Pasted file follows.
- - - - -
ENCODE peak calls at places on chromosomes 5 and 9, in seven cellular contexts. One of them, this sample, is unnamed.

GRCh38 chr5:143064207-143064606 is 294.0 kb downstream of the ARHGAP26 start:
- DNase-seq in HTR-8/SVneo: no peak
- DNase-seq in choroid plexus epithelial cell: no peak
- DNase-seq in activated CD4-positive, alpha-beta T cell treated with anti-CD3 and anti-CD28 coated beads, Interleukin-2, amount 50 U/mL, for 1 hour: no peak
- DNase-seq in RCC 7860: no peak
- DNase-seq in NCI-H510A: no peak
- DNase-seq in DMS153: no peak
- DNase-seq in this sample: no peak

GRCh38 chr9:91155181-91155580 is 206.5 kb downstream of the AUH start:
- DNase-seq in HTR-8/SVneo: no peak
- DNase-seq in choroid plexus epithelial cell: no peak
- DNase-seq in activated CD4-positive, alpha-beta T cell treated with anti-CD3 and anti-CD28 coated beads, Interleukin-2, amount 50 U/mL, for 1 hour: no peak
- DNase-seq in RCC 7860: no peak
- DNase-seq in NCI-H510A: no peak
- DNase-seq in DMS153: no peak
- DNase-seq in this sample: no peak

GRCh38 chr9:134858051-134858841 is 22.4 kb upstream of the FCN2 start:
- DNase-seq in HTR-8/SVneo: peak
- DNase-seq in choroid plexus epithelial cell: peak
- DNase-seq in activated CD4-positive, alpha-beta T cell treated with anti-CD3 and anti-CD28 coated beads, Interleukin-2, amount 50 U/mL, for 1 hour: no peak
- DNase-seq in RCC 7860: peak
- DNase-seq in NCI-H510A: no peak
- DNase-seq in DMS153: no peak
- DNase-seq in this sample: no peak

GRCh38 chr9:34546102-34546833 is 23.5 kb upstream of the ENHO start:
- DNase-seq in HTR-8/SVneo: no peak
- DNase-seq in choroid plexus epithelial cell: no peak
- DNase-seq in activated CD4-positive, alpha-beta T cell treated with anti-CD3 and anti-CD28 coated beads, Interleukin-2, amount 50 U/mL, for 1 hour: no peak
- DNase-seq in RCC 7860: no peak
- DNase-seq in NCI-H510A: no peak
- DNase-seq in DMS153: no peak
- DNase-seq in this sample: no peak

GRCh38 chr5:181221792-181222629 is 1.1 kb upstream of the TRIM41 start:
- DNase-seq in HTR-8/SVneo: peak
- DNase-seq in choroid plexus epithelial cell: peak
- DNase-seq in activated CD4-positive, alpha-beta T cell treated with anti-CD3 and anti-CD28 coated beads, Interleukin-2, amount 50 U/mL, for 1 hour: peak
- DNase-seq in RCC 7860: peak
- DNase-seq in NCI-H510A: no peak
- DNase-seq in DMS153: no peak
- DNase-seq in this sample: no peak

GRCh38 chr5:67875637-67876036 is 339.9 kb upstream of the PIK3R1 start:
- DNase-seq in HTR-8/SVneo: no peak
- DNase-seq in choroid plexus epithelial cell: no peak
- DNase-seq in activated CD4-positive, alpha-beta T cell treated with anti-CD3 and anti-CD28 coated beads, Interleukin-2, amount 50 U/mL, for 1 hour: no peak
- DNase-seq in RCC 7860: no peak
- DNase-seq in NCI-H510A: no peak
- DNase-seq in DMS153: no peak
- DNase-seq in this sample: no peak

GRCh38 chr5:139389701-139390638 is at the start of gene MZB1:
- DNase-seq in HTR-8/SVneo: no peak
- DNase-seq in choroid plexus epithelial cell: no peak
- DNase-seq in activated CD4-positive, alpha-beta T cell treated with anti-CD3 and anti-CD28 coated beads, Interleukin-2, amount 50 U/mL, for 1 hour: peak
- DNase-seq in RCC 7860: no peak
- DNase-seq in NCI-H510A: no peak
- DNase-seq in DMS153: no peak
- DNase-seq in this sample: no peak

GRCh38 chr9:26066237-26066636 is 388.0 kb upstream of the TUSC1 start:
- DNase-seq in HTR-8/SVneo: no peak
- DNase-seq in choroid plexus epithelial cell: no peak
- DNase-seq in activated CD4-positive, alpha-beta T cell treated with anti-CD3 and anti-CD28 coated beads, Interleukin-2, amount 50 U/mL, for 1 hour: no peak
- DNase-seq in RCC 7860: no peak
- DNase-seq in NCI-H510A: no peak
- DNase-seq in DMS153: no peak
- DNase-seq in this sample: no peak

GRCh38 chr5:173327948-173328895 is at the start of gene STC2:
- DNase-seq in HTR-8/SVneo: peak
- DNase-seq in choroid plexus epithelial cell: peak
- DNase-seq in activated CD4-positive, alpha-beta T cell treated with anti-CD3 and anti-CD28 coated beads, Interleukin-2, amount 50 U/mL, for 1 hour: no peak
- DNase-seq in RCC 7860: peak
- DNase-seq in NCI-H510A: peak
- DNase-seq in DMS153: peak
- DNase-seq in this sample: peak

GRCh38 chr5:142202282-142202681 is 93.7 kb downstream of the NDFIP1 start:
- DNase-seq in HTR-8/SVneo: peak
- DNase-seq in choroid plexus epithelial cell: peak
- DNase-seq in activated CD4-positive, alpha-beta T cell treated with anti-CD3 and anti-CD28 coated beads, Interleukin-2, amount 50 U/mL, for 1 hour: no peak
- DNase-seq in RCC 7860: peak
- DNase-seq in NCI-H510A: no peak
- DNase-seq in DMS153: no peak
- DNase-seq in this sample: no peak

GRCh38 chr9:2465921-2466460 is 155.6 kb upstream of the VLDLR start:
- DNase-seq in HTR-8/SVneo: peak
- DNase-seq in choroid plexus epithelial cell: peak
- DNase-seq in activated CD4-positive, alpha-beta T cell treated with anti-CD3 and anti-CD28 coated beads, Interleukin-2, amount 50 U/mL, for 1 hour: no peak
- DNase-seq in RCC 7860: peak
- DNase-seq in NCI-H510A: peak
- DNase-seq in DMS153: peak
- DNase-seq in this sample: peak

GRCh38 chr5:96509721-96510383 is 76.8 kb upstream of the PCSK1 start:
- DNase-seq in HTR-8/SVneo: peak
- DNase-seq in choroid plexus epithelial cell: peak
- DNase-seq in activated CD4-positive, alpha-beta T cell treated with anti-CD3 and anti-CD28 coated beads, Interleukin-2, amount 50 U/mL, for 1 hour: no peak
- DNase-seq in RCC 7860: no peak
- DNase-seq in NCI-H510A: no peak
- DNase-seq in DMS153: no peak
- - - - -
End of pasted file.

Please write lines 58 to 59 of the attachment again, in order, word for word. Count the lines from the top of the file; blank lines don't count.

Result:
GRCh38 chr9:26066237-26066636 is 388.0 kb upstream of the TUSC1 start:
- DNase-seq in HTR-8/SVneo: no peak